How will an insurer stall during legal proceedings?

We know that some insurance companies will go to extraordinary lengths to avoid paying otherwise legitimate claims, so it should not be surprising when they are less than ardent about answering discovery requests.

The process of discovery is very important when litigating insurance bad faith cases. Essentially, an aggrieved plaintiff is allowed to request information concerning the insurer’s guidelines with regard to responding to claims, its agreements with contractors investigating loss claims, information concerning loss ratios, as well as any other relevant information. 

An insurer may object to this as a “fishing expedition” that is not rationally related to the procurement of relevant evidence. This may be expected because a “wide net” could yield damaging information. An insurer may also claim that discovery should be limited when multiple claims are brought (insurance bad faith with a breach of contract claim, for example) in the hopes of prolonging litigation of the most lucrative claim so that a plaintiff may give up or run out of money.

Despite these hopes, a court may be inclined to decline such a request, especially when the claims are so closely related that one set of evidence may satisfy inquiries into both. A recent U.S. District Court ruling exemplifies this notion.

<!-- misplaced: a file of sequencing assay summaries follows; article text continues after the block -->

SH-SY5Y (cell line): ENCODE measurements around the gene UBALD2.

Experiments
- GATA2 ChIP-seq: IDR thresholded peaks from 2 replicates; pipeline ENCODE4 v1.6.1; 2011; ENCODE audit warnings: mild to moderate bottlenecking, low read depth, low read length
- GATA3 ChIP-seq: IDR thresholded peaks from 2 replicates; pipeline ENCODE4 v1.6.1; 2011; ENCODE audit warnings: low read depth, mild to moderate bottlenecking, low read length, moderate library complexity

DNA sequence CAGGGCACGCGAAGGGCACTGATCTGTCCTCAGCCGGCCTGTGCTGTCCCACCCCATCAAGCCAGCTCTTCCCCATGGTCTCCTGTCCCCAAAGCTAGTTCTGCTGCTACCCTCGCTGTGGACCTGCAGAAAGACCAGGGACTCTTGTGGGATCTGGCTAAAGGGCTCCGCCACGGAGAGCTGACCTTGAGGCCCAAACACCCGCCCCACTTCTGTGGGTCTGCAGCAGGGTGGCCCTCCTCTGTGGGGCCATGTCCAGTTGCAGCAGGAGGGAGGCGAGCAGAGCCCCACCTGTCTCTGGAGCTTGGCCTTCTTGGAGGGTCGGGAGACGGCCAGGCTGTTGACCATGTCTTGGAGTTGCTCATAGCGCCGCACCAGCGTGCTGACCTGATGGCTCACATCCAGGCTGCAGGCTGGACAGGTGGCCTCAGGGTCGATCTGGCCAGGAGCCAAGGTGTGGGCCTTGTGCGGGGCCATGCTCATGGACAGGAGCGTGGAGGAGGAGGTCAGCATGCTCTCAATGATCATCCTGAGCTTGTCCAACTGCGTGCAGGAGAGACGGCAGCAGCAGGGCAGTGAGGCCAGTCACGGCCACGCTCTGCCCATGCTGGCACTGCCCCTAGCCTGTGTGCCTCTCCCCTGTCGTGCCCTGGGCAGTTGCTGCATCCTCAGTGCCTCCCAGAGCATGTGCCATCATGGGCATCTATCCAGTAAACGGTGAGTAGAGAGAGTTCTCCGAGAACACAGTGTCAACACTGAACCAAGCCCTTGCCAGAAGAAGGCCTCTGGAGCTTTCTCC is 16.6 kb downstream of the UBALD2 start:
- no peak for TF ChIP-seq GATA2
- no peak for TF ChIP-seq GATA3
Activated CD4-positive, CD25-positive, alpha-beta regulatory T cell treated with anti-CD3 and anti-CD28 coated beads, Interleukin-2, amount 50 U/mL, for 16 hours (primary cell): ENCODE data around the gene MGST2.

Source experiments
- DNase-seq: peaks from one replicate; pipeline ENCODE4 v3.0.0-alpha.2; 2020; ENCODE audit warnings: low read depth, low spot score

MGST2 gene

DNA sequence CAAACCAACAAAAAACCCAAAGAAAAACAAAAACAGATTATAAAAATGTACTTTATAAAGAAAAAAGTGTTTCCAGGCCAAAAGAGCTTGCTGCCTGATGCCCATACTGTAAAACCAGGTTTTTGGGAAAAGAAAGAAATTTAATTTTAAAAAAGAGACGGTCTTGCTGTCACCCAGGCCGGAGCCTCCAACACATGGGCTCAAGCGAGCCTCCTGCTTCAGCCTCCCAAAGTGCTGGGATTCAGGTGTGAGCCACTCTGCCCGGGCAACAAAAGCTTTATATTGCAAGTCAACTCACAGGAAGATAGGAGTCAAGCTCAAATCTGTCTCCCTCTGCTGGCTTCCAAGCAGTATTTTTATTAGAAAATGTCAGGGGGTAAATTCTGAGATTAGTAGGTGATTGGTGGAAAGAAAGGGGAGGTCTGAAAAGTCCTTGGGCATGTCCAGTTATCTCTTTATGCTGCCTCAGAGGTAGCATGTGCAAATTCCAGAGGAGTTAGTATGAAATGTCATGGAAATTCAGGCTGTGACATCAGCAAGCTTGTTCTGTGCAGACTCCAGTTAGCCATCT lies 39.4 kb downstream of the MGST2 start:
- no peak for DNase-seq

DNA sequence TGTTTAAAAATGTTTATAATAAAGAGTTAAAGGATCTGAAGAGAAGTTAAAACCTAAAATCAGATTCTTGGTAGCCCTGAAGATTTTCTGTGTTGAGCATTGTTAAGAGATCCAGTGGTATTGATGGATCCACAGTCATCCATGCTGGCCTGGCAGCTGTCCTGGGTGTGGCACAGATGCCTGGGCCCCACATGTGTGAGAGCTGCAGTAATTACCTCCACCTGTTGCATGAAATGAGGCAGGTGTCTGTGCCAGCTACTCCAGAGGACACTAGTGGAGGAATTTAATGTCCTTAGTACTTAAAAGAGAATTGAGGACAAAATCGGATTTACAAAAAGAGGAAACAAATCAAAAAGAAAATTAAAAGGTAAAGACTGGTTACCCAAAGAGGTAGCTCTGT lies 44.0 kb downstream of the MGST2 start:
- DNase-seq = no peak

The court rejected the insurer’s request to separate the bad faith and breach of contract claims, reasoning that consolidation achieves the aim of “promoting expeditious resolution” of the case because both claims required the same body of evidence and testimony from the same set of witnesses.

If you are having difficulties with an insurer or suspect that bad faith is behind the rejection of a claim, an experienced insurance law attorney can help. 

No Comments

Leave a comment
Comment Information
Email Us For A Response

How Can We Help?

Bold labels are required.

Contact Information

The use of the Internet or this form for communication with the firm or any individual member of the firm does not establish an attorney-client relationship. Confidential or time-sensitive information should not be sent through this form.


Privacy Policy

Sedona Office
25 Schnebly Hill Road
Sedona, AZ 86336

Toll Free: 928-282-3111
Phone: 928-282-3111
Sedona Law Office Map

San Diego Office
501 W. Broadway
Suite 807
San Diego, CA 92101

San Diego Law Office Map

San Diego: 928-282-3111
Toll Free: 928-282-3111
Phoenix: 928-282-3111
Toll Free: 928-282-3111
San Diego: 928-282-3111